In 1853, conference was held in New York City with the intent of forming a permanent organization. The conference was attended by 80 men. Charles Jewett (Smithsonian Institution) was elected president. Seth Hastings Grant (New York Mercentile Library) was elected secretary. A committee was appointed to organize a second meeting in 1854. That meeting was not held.
Founding of the American Library Association
Melvil Dewey, Justin Winsor, C. A. Cutter, Samuel S. Green, James L. Whitney, Fred B. Perkins, and Thomas W. Bicknell issued a call to librarians to form a professional organization.
During the Centennial Exposition in Philadelphia in 1876, 103 librarians, 90 men and 13 women, responded to a call for a "Convention of Librarians" to be held October 4-6 at the Historical Society of Pennsylvania. At the end of the meeting, according to Ed Holley in his essay "ALA at 100," "the register was passed around for all to sign who wished to become charter members," making October 6, 1876 to be ALA's birthday.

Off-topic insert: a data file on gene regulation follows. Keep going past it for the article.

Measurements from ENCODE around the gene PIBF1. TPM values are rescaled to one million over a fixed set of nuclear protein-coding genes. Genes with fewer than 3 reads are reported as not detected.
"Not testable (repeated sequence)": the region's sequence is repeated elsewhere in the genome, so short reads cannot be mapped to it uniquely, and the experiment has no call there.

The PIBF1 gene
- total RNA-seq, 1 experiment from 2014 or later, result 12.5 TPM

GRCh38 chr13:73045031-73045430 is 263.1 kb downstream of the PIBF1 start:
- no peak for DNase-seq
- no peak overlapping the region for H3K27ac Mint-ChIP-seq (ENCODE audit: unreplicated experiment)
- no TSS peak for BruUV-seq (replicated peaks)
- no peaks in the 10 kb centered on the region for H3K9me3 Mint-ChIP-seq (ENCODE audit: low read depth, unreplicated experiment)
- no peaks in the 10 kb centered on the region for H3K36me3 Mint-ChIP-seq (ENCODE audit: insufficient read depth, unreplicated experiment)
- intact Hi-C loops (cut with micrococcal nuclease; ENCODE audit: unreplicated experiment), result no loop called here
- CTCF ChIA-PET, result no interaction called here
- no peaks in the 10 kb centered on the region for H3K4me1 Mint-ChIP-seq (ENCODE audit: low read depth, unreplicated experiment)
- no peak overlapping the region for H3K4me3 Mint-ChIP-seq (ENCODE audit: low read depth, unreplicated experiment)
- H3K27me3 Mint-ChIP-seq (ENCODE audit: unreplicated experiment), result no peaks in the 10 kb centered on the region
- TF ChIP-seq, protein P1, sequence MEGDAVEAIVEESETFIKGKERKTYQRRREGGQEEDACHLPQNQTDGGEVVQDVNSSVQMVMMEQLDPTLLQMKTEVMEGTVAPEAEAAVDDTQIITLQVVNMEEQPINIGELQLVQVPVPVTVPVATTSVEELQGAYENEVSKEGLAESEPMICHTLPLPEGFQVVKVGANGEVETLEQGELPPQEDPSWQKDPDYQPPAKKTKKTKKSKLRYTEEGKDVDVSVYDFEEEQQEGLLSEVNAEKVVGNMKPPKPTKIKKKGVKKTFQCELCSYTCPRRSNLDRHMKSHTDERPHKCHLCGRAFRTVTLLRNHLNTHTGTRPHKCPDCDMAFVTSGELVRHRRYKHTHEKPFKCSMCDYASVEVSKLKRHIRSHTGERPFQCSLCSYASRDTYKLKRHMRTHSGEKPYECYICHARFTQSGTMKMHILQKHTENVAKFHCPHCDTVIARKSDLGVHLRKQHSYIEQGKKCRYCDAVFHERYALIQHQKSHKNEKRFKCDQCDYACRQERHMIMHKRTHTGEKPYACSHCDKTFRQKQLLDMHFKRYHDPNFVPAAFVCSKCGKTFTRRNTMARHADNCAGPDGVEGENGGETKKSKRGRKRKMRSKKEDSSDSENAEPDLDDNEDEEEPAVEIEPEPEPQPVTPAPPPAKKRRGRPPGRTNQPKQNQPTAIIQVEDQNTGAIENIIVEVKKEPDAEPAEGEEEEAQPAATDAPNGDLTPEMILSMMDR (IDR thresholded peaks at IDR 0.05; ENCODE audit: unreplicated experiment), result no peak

In attendance were 90 men and 13 women, among them Justin Winsor (Boston Public, Harvard), William Frederick Poole (Chicago Public, Newberry), Charles Ammi Cutter (Boston Athenaeum), Melvil Dewey, and Richard Rogers Bowker. Attendees came from as far west as Chicago and from England.
The aim of the Association, in that resolution, was "to enable librarians to do their present work more easily and at less expense."